I am surprised by how many famous people who have achieved great success in their chosen careers have also revealed that they are dyslexic and can’t read functionally. Among them are actors Tom Cruise, Henry Winkler, and Cher; millionaires Nelson, Laurence, and David Rockefeller; Charles Schwab, Richard Branson, and others. In the case of the Rockefeller brothers, they all attended the experimental Lincoln School, endowed by their father, where they were taught to read by the whole-word method, which caused their dyslexia. And probably the others acquired their dyslexia in public and private schools much in the same way. But what is even more disconcerting is that none of these famous people have been, or were, cured of their dyslexia.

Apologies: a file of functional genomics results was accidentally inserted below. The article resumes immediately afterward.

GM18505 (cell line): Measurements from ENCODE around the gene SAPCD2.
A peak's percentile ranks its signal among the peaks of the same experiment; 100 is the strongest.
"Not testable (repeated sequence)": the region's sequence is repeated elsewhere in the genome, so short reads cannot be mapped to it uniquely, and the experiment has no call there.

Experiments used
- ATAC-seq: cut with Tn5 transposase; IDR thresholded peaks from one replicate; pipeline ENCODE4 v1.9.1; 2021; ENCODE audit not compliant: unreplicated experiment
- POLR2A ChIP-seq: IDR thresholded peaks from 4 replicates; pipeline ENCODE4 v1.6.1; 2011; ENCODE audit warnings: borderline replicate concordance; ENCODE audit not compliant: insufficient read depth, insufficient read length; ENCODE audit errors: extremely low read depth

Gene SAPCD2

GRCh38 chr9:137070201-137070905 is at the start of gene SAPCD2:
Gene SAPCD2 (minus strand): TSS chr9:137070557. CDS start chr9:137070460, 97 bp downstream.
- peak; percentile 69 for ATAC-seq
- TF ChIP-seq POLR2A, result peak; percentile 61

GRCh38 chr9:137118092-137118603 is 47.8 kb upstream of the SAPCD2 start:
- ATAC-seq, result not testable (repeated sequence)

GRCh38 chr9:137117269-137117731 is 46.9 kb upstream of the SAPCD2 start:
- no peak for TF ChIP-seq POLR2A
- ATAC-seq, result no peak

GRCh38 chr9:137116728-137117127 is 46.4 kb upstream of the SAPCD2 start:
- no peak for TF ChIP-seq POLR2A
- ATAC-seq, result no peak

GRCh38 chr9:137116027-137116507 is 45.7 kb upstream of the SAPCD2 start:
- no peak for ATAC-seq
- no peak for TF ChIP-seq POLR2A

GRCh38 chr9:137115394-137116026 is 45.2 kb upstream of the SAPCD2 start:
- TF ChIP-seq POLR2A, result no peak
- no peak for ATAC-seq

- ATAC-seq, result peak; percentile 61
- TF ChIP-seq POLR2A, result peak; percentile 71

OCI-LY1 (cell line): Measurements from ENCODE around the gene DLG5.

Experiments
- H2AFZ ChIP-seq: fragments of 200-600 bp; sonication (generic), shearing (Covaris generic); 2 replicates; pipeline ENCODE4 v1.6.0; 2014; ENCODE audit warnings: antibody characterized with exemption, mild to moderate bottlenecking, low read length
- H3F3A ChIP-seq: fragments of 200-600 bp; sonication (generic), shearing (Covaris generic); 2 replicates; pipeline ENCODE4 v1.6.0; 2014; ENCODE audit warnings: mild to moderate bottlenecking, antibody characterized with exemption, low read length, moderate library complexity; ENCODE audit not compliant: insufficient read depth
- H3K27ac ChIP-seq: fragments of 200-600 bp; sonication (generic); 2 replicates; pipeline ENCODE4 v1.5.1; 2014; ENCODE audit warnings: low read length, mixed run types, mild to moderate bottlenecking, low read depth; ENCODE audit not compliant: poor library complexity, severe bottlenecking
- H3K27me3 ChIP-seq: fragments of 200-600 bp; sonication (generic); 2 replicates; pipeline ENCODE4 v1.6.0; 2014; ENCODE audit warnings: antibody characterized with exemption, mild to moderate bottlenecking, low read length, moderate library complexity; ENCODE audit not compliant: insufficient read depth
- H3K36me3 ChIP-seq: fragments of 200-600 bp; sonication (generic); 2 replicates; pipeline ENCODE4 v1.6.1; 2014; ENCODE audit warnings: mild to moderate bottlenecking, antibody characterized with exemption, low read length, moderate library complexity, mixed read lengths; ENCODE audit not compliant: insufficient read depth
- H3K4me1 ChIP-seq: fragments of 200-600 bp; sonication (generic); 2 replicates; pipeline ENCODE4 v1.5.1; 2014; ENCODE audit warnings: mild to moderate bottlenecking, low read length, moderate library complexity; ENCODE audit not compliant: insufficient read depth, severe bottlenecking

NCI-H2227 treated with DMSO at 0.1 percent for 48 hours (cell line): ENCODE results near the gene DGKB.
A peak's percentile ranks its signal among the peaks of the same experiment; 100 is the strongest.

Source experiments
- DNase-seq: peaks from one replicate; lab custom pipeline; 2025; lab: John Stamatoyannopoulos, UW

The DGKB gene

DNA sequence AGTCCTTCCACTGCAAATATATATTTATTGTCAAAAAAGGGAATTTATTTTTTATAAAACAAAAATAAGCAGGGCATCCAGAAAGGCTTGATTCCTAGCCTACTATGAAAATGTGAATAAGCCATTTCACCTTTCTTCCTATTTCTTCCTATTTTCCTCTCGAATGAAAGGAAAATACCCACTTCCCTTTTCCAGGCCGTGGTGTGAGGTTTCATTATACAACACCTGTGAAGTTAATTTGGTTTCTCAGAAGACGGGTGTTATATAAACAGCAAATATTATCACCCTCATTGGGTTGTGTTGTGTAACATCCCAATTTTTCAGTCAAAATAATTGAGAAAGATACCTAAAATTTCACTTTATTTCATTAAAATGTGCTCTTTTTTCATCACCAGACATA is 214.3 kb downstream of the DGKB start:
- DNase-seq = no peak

In his report to a Senate subcommittee Postmaster General Patrick Donahoe spelled out clearly why the U.S. Postal Service can’t make any money: too many cooks in the kitchen. Hamstrung and limited by rules and “stakeholders” with differing and often competing agendas, what’s remarkable is that the postal service isn’t deeper in the hole. Heaven knows, he’s trying. Through agreements finally reached with the letter carrier unions, he has been able, over the past two years, to eliminate 12,000 carrier routes and to consolidate others, saving 20 million man hours in labor costs. He has been able to whittle away at the massive employee base, cutting about 200,000 from his payrolls over the past 10 years. He has set up thousands of Automated Postal Centers (APCs), each of which generates more revenue than 19,000 of the 31,000 current fully staffed post offices. He has come up with incentive programs for high volume users, and wants to offer shipping of lightweight parcels through regular mail. He continues with massive customer surveys to determine customer preferences on Saturday deliveries, Priority Mail deliveries, potential rate increases, and satisfaction ratings. His challenges, however, are daunting.